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(NewsUSA) - Imagine going into cataract surgery with poor vision and coming out with outstanding vision. Well, thanks to breakthrough intraocular lenses (IOLs), this may not be so far-fetched. [An IOL is an artificial lens placed in a person's eye to restore vision after cataract surgery.]
Today, medicine is moving beyond a one-size-fits-all model and is entering an age of more personalized treatment. An example of this growing trend is that doctors can now offer customized lens treatment options to improve people's vision after cataract surgery. Even those who have worn glasses their entire lives -- or are just starting to use readers -- have the potential to be free of glasses post cataract surgery.
Developed by Abbott and recently approved by the Food and Drug Administration, the Tecnis Multifocal 1-Piece IOLs (+2.75D and +3.25D) provide individualized options to the more than 20 million people estimated to undergo cataract surgery. These lenses allow people to have a full range of outstanding near, intermediate and far vision that can be customized based on a person's own vision needs and lifestyle.
"Many of my cataract patients are of working age and have very active lifestyles," said Tal Raviv, MD, FACS, Medical Director of the Eye Center of New York in Manhattan. "The ability to see all distances -- from looking at a smartphone to watching a movie on the big screen -- without the need for corrective wear is not only a benefit but a necessity." Overall, people may not need to wear their glasses for daily tasks.
Cataracts cloud the natural crystalline lens in the eye, and typically progress slowly causing vision loss, and can be potentially blinding if left untreated. Cataract surgery is one of the most common and safest procedures in the U.S. with more than 3 million surgeries expected to be done each year from 2014 to 2016 -- and that number is expected to grow as the population ages. In fact, as new technologies become available that can significantly improve vision, today's boomers are even opting to have the procedure done earlier in life (40's, 50's and 60's) so they can maintain their healthy, active lifestyles.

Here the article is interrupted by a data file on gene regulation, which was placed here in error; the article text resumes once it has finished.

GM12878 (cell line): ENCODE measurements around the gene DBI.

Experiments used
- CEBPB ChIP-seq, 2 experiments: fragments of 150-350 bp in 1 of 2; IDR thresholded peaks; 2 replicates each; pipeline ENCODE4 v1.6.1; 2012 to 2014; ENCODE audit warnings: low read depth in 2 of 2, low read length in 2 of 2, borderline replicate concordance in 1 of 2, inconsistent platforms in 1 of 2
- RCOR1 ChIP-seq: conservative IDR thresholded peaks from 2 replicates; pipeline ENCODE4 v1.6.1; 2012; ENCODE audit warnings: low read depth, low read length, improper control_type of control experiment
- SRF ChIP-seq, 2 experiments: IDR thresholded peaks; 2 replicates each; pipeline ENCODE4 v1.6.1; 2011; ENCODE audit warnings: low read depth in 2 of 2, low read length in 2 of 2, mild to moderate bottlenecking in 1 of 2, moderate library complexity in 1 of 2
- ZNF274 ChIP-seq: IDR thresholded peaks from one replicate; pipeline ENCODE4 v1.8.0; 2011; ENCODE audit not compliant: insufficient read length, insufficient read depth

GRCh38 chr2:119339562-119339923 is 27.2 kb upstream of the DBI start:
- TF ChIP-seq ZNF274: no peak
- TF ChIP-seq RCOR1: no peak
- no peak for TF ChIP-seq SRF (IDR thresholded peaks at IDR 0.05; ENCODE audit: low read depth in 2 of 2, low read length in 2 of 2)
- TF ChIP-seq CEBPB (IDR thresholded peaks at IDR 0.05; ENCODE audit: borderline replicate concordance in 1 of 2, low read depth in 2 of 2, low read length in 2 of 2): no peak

"I am constantly on my phone or computer and my vision was definitely becoming blurry," said Vivian Gemelos, Dr. Raviv's patient. "When I was told I had the option to have my vision corrected at all distances without glasses when my cataract was removed and replaced with this new lens, I jumped at the opportunity. I had one eye done and immediately saw the difference. Even colors are brighter. Now, I can't wait to have my other eye done."
For more information, visit www.abbott.com.
INDICATIONS: The TECNIS® Multifocal 1-Piece intraocular lenses are indicated for primary implantation for the visual correction of aphakia in adult patients with and without presbyopia in whom a cataractous lens has been removed by phacoemulsification and who desire near, intermediate, and distance vision with increased spectacle independence. The intraocular lenses are intended to be placed in the capsular bag. IMPORTANT SAFETY INFORMATION: No matter what lens you choose, there are risks or problems that can happen with cataract surgery. The problems could be minor, temporary, or affect your vision permanently. Whereas your use of glasses may decrease, it may come at the cost of some sharpness of your vision. Even with glasses, this loss of sharpness may become worse under poor visibility conditions such as dim light or fog. If your eye is not healthy (including glaucoma), your vision may not be good even after your cataract is removed. In this case, you may not get the full benefit of the multifocal IOL. . There is a chance that your vision with a multifocal IOL may not be good enough to perform very near or detailed "up-close" work without glasses. Multifocal IOL implants may be inadvisable in patients with conditions such macular degeneration, retinal pigment epithelium changes, and glaucoma. CAUTION: Federal law restricts this device to sale by or on the order of a physician.